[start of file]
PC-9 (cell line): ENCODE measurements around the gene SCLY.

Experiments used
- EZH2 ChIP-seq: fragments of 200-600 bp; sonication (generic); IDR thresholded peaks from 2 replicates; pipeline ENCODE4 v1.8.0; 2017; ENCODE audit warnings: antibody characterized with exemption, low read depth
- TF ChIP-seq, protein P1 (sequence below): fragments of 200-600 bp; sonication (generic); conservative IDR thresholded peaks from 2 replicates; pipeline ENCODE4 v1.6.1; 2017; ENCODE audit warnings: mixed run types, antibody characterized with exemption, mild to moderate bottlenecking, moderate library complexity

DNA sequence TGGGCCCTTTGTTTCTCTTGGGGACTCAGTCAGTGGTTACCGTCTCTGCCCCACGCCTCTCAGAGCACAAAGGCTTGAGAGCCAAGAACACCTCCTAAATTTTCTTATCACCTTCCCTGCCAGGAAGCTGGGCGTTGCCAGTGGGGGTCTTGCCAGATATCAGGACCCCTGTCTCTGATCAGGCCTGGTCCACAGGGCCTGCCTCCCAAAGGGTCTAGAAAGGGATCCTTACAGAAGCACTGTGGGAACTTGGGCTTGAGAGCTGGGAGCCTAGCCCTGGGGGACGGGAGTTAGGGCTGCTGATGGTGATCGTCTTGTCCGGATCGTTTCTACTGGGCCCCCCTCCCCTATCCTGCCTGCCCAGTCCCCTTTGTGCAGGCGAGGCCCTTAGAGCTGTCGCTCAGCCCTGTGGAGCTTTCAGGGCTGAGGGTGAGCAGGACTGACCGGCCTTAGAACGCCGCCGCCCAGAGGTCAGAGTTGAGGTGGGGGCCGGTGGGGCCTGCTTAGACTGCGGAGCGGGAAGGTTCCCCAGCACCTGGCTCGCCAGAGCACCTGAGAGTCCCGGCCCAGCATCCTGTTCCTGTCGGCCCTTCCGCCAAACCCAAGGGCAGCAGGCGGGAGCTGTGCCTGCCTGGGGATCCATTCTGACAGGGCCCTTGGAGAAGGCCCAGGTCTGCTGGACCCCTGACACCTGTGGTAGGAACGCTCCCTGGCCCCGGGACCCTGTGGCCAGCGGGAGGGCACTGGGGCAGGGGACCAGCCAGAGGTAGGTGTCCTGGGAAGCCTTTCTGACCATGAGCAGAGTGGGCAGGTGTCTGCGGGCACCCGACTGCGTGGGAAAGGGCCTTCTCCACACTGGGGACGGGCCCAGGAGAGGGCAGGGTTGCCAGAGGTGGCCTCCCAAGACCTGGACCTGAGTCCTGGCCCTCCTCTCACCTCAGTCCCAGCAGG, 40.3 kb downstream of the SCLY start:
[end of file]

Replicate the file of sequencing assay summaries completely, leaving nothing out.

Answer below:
PC-9 (cell line): ENCODE measurements around the gene SCLY.

Experiments used
- EZH2 ChIP-seq: fragments of 200-600 bp; sonication (generic); IDR thresholded peaks from 2 replicates; pipeline ENCODE4 v1.8.0; 2017; ENCODE audit warnings: antibody characterized with exemption, low read depth
- TF ChIP-seq, protein P1 (sequence below): fragments of 200-600 bp; sonication (generic); conservative IDR thresholded peaks from 2 replicates; pipeline ENCODE4 v1.6.1; 2017; ENCODE audit warnings: mixed run types, antibody characterized with exemption, mild to moderate bottlenecking, moderate library complexity

DNA sequence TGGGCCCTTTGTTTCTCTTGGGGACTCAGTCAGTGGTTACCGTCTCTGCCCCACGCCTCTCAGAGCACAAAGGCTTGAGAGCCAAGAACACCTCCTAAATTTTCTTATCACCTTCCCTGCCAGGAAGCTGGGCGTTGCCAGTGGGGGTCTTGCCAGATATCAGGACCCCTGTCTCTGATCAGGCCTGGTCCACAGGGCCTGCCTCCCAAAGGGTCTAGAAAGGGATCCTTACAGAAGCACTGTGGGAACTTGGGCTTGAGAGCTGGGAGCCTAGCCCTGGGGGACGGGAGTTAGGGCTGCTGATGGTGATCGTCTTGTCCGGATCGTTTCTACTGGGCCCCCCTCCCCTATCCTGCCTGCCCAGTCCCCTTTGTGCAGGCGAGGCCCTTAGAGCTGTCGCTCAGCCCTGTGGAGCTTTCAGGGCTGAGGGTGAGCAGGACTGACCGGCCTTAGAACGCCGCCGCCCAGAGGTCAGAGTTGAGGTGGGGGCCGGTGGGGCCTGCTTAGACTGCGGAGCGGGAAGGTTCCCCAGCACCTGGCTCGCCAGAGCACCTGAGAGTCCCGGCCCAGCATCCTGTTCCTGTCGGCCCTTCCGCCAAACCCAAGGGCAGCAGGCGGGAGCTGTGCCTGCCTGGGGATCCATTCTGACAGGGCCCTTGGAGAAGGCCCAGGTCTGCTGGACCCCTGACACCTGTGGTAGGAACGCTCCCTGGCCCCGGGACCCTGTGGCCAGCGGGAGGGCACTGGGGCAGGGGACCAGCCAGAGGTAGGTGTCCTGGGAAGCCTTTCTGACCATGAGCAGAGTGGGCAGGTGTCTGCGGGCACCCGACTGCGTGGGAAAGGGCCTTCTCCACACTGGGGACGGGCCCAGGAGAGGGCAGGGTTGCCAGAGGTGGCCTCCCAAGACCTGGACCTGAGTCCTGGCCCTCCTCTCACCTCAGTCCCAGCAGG, 40.3 kb downstream of the SCLY start: